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1 - 10 of 76 results for: ME ; Currently searching winter courses. You can expand your search to include all quarters

ME 1: Introduction to Mechanical Engineering

Introduction to engineering analysis using the principles of engineering solid mechanics. Builds on the math and physical reasoning concepts in Physics 41 to develop skills in evaluation of engineered systems across a variety of fields. Foundational ideas for more advanced solid mechanics courses such as ME80 or CEE101A. Interactive lecture sessions focused on mathematical application of key concepts, with weekly complementary lab session on testing and designing systems that embody these concepts. Limited enrollment, subject to instructor approval. Pre-requisite: Physics 41.
Terms: Aut, Win | Units: 3 | UG Reqs: WAY-AQR

ME 30: Engineering Thermodynamics

The basic principles of thermodynamics are introduced in this course. Concepts of energy and entropy from elementary considerations of the microscopic nature of matter are discussed. The principles are applied in thermodynamic analyses directed towards understanding the performances of engineering systems. Methods and problems cover socially responsible economic generation and utilization of energy in central power generation plants, solar systems, refrigeration devices, and automobile, jet and gas-turbine engines.
Terms: Aut, Win | Units: 3 | UG Reqs: WAY-AQR, WAY-SMA

ME 70: Introductory Fluids Engineering

Elements of fluid mechanics as applied to engineering problems. Equations of motion for incompressible flow. Hydrostatics. Control volume laws for mass, momentum, and energy. Bernoulli equation. Differential equations of fluid flow. Euler equations. Dimensional analysis and similarity. Internal flows. Introductory external boundary layer flows. Introductory lift and drag. ENGR14 and ME30 required.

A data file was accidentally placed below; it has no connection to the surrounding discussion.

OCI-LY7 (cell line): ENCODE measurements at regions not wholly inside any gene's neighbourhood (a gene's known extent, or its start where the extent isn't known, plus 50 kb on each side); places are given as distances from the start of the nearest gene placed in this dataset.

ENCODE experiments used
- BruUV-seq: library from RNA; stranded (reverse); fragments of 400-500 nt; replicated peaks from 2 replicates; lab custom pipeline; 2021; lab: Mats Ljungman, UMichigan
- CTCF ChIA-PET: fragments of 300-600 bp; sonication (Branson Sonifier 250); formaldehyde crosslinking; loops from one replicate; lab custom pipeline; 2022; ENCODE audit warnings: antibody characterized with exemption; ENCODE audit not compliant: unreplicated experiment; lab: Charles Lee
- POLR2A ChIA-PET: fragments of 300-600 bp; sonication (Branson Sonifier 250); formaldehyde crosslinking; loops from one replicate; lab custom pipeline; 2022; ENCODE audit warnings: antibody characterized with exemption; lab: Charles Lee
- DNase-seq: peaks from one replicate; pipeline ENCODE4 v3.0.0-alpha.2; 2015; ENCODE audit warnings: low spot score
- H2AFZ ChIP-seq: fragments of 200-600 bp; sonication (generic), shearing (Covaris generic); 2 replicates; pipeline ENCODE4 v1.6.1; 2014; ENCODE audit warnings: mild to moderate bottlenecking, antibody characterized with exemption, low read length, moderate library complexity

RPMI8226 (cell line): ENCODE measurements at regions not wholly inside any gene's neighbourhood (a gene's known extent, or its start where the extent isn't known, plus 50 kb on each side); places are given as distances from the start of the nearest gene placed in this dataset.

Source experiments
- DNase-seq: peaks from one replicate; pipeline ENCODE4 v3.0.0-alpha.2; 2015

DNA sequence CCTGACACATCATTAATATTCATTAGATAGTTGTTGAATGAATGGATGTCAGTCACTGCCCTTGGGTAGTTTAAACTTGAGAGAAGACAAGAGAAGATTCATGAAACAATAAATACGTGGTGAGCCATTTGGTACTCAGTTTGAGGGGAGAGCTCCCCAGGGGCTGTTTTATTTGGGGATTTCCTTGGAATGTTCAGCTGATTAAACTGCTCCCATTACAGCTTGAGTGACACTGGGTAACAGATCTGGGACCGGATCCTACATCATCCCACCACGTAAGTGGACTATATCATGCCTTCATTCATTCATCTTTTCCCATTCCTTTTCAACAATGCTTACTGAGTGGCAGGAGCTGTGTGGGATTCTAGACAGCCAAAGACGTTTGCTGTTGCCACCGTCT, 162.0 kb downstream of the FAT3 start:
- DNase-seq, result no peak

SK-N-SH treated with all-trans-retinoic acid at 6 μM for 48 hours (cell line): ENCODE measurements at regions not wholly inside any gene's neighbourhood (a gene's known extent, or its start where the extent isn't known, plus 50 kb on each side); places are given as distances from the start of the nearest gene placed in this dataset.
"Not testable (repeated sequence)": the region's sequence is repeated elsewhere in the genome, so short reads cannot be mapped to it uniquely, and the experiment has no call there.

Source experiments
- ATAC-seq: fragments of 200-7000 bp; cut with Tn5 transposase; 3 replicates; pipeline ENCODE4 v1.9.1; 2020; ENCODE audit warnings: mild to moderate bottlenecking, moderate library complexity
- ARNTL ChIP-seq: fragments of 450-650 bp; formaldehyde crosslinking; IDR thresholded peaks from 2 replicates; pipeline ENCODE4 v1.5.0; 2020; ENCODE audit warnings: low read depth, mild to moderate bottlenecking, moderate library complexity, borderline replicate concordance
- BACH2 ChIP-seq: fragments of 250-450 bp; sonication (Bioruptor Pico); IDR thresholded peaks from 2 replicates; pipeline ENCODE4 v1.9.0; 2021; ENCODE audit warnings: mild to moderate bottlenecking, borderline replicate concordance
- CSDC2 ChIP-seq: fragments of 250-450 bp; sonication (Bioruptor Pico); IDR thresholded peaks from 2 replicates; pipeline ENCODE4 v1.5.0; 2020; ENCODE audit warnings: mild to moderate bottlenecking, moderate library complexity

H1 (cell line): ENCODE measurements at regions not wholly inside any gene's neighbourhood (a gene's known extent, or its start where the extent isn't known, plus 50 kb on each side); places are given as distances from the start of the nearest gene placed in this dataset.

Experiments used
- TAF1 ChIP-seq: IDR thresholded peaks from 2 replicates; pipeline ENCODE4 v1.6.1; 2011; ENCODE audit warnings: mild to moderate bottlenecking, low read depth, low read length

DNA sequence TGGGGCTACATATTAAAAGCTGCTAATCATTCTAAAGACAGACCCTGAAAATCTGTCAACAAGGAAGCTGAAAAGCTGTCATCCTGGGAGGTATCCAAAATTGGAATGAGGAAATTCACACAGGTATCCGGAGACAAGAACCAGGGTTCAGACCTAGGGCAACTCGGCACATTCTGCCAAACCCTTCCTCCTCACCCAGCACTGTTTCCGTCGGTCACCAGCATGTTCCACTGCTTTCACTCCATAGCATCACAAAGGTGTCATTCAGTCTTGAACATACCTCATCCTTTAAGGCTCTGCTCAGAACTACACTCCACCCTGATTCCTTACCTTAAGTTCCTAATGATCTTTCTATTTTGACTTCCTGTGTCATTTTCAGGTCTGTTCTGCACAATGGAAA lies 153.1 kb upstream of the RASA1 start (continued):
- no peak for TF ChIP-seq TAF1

Terms: Win, Spr | Units: 3 | UG Reqs: GER:DB-EngrAppSci

ME 80: Mechanics of Materials

Mechanics of materials and deformation of structural members. Topics include stress and deformation analysis under axial loading, torsion and bending, column buckling and pressure vessels. Introduction to stress transformation and multiaxial loading. Prerequisite: ENGR 14.
Terms: Aut, Win | Units: 3 | UG Reqs: GER:DB-EngrAppSci, WAY-AQR

ME 101: Visual Thinking

ME101 is at the foundation class for all designers and creative people at Stanford. It teaches you how to access your creativity through a series of projects, all of which have been redesigned so that they can be accomplished in an online learning environment. Visual thinking, a powerful adjunct to other problem solving modalities, is developed and exercised in the context of solving some fun and challenging design problems. Along the way, the class expands you access to your imagination, helps you see more clearly with the "mind's eye:¿, and learn how to do rapid visualization and prototyping. The emphasis on basic creativity, learning to build in the 3D world, and fluent and flexible idea production.
Terms: Aut, Win, Spr | Units: 4 | UG Reqs: GER:DB-EngrAppSci, WAY-CE

ME 102: Foundations of Product Realization

Students develop the language and toolset to transform design concepts into tangible models/prototypes that cultivate the emergence of mechanical aptitude. Visual communication tools such as sketching, orthographic projection, and 2D/3D design software are introduced in the context of design and prototyping assignments. Due to COVID-19 restrictions during AY20-21, in-person use of the Product Realization Lab may be limited or not permitted. Lab kits will be sent to enrolled students to support exploration of prototyping and mechanical design techniques that will be practiced during synchronous lectures and coaching sessions. Project documentation, reflection, and presentations are opportunities for students to find their design voice and practice sharing it with others. Prerequisite: ME 1 or ME 101 or consent of instructor.
Terms: Aut, Win, Spr | Units: 3

ME 103: Product Realization: Design and Making